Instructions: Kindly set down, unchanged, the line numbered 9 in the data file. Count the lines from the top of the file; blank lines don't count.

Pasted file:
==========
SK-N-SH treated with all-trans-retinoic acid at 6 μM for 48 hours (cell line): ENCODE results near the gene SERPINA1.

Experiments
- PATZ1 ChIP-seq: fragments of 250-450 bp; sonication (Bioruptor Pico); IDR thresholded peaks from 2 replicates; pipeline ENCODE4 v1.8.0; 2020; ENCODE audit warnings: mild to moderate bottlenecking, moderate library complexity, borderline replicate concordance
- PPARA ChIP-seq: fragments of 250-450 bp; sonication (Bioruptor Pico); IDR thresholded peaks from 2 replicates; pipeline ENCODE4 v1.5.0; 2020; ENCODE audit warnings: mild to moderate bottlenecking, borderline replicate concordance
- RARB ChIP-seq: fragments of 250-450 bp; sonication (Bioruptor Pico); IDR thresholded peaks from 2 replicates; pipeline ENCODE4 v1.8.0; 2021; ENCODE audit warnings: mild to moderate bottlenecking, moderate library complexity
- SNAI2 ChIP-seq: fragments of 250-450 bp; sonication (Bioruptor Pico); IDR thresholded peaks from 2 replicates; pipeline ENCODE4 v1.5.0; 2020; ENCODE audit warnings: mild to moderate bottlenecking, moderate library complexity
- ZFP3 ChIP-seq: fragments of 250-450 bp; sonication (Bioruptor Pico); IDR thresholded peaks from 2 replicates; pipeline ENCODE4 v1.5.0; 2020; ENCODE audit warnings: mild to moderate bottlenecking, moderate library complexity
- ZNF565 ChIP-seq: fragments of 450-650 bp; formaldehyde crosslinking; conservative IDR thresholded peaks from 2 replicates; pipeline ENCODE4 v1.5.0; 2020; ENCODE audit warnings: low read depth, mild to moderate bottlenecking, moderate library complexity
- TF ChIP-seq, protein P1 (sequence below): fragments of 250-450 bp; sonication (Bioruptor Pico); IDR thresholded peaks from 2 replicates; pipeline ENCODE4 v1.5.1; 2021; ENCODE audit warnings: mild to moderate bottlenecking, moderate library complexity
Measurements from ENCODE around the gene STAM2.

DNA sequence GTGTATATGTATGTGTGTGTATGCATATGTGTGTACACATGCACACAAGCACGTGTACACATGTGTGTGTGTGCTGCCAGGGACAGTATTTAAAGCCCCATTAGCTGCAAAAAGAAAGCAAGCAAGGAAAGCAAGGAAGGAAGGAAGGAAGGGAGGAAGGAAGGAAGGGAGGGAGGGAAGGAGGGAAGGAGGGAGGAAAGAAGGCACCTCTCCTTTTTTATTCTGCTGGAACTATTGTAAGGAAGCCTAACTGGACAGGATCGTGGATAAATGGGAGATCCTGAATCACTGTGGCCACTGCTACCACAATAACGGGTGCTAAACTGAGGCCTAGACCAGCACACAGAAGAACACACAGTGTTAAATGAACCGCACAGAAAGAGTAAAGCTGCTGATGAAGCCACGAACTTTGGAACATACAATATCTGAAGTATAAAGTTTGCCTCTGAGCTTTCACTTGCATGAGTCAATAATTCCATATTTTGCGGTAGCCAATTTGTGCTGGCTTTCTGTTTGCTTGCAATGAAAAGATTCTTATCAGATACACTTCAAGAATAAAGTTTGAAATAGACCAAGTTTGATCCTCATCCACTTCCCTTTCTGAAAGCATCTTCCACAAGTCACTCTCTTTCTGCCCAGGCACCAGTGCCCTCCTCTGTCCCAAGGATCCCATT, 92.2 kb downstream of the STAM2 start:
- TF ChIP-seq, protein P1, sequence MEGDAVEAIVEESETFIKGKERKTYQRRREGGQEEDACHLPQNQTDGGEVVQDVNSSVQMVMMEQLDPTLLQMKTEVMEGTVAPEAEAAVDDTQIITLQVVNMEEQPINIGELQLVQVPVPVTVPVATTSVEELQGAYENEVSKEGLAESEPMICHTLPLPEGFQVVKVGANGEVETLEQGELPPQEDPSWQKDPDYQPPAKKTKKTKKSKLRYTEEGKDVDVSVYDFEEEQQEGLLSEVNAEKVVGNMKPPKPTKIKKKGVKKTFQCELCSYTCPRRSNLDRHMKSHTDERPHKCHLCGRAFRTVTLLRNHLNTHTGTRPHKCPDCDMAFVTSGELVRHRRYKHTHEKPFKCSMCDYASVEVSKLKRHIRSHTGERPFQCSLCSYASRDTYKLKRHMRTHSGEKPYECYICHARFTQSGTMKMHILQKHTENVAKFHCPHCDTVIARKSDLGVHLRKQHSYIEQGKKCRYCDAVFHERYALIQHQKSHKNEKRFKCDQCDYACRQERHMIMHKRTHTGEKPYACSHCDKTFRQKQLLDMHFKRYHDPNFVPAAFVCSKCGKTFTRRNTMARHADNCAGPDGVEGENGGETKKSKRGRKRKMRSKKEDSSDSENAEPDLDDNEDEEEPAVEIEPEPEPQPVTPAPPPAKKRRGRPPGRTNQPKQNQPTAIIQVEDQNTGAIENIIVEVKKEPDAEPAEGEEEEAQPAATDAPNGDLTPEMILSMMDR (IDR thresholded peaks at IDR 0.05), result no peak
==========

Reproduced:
- TF ChIP-seq, protein P1 (sequence below): fragments of 250-450 bp; sonication (Bioruptor Pico); IDR thresholded peaks from 2 replicates; pipeline ENCODE4 v1.5.1; 2021; ENCODE audit warnings: mild to moderate bottlenecking, moderate library complexity